["In a policy brief prepared for the 2006 Cover the Uninsured Week initiative, John Graves and Sharon Long document the reasons cited by uninsured families and individuals for why they lack insurance coverage. Using data from the National Health Interview Survey, the authors find that in 2004 less than three percent of the uninsured saw no need for health insurance, while well over half stated that the high cost of coverage was a reason for lacking insurance. The authors also report that the share of the uninsured citing the high cost of coverage as a barrier to obtaining insurance has risen substantially over time, increasing more than eight percentage points for uninsured nonelderly adults, and by over six percentage points for uninsured children." Urban Institute's Health Policy Newsletter (May 25, 2006) 1.]

[Request #S63112]

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Promoting the Oral Health of Children with Special Health Care Needs: In Support of the National Agenda. Policy Brief. By Jay Balzer, Association of State and Territorial Dental Directors, Children with Special Health Care Needs Advisory Workgroup. (National Maternal and Child Oral Health Resource Center, Georgetown University, Washington, DC) 2006. 4 p.

Full Text at: www.mchoralhealth.org/PDFs/CSHCNPolicyBrief.pdf

["This study provides suggestions for oral health promotion activities that are consistent with the National Agenda for Children with Special Health Care Needs. The brief addresses the six critical indicators of a comprehensive system of care identified by the Maternal and Child Health Bureau: 1) medical home, 2) insurance coverage, 3) screening, 4) organization of services, 5) family roles, and 6) transition to adulthood." MCH Alert (June 9, 2006) 1.]

[Request #S63113]

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Evaluating Community-Based Child Health Promotion Programs: A Snapshot of Strategies and Methods. By Ann Cullen and others. (National Academy for State Health Policy, Portland, Maine) March 2006. 83 p.

Full Text at: www.nashp.org/Files/GNL_62_final_for_web.pdf

["The report provides the practical experience and knowledge of program administrators, evaluators, and researchers regarding what works and what does not work when evaluating community-based initiatives that focus on children’s health promotion and disease prevention. It provides a snapshot of seven projects nationwide that have a community-based component and the lessons learned from their evaluation activities. The report includes a discussion of evaluation design, process and partnerships, outcomes, and dissemination."]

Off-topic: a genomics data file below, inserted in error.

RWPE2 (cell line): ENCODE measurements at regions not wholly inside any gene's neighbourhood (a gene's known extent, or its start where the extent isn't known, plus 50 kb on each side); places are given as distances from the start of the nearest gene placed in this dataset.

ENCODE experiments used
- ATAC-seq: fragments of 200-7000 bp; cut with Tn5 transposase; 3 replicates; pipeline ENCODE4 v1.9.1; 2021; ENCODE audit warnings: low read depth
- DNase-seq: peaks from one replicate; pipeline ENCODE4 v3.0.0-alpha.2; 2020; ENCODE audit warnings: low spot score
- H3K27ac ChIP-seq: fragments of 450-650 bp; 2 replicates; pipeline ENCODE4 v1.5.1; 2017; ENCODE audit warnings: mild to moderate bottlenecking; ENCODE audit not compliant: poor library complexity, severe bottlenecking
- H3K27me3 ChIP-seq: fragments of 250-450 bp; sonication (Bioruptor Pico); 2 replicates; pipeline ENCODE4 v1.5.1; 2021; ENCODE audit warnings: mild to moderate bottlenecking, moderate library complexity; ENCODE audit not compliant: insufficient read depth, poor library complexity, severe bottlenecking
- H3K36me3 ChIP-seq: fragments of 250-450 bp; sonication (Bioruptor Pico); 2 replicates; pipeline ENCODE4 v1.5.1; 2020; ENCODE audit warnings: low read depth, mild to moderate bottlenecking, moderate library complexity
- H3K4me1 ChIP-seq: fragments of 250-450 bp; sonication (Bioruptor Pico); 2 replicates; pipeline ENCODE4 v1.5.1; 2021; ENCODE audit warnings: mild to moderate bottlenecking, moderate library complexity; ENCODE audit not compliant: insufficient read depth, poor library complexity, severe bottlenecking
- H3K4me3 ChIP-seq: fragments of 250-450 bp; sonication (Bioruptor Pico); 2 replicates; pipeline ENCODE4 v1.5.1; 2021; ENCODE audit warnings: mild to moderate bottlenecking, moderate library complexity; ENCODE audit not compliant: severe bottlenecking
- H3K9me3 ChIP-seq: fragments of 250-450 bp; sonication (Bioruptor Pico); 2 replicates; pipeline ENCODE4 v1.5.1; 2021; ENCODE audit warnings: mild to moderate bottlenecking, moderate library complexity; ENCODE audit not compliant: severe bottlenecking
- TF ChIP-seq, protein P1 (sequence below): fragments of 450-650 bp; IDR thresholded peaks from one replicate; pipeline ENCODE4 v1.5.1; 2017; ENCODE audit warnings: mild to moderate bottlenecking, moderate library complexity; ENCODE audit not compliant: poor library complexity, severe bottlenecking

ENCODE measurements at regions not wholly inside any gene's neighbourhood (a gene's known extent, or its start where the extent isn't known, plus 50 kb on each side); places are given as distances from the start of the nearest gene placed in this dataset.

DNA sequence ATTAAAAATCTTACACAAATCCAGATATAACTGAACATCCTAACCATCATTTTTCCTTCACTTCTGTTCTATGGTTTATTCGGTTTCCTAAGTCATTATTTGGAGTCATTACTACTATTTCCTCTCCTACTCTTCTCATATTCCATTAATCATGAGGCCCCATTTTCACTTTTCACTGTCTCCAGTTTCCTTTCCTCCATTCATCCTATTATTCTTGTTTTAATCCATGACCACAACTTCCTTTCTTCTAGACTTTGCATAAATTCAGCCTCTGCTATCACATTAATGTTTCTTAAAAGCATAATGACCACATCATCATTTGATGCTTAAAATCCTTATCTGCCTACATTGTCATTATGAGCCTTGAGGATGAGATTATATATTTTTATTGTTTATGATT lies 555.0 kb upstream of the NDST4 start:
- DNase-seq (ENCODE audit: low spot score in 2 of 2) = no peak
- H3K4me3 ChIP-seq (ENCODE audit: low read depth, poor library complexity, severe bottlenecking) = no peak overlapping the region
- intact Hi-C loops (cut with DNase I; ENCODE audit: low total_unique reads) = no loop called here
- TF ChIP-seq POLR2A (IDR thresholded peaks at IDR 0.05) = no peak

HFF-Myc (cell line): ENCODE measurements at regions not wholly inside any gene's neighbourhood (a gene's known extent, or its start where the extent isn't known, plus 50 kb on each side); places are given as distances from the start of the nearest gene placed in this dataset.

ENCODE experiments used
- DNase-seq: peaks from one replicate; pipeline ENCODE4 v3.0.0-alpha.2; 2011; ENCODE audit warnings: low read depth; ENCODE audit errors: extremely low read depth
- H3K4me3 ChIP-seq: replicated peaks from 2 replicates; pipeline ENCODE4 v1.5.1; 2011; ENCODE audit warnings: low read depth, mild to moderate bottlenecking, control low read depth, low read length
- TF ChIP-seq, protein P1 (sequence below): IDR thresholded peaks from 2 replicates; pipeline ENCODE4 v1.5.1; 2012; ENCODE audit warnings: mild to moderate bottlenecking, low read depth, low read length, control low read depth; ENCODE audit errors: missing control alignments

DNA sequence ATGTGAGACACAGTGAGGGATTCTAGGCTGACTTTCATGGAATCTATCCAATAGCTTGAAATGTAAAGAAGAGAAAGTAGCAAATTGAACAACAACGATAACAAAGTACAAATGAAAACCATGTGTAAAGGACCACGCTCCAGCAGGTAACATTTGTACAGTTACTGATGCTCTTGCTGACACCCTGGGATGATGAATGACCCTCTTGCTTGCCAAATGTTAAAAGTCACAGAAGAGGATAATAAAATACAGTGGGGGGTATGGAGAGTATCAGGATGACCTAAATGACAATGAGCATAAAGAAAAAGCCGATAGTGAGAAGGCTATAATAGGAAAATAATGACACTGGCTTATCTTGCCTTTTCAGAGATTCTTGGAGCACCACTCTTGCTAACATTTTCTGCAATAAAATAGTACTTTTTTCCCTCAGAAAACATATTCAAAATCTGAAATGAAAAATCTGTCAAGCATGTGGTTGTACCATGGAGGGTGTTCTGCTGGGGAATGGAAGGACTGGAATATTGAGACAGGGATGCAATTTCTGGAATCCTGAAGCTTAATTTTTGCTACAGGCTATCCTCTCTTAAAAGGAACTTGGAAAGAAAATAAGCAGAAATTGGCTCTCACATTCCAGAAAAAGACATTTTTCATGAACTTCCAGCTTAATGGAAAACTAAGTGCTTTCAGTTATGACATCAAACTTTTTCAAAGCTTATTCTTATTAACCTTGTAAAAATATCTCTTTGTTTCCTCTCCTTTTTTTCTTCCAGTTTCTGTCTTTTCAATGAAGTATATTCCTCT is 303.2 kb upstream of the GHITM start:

[Request #S63114]

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"Autism Spectrum Disorders in Relation to Distribution of Hazardous Air Pollutants in the San Francisco Bay Area." By Gayle C. Windham and others. IN: Environmental Health Perspectives, EHP in-press article (online June 21, 2006). 41 p.

Full Text at: www.ehponline.org/members/2006/9120/9120.pdf

["Children with autism spectrum disorders in the San Francisco Bay Area were 50% more likely than non-autistic children to be born in areas with higher estimated levels of toxic contaminants, a study released on Wednesday found.... Researchers from the Department of Health Services reviewed data for 19 air pollutants that are known or suspected neurotoxins. The level of air pollution in the Bay Area is considered typical for urban areas. According to the study, autistic children were 50% more likely to be born in areas with higher estimated levels of the metals mercury, cadmium and nickel and the chlorinated solvents trichloroethylene and vinyl chloride. Researchers did not find a significant link between autism and 14 other pollutants, including lead, benzene and chromium. Researchers said the study 'suggests that living in areas with higher ambient levels of hazardous air pollutants... during pregnancy or early childhood may be associated with a moderately increased risk of autism.'" California Healthline (June 23, 2006) 1.]

[Request #S63115]

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LEAD POISONING

Improving Childhood Blood Lead Level Screening, Reporting, and Surveillance in Allegheny County, Pennsylvania. By Donna Keyser and others. (RAND Corporation, Santa Monica, California) 2006.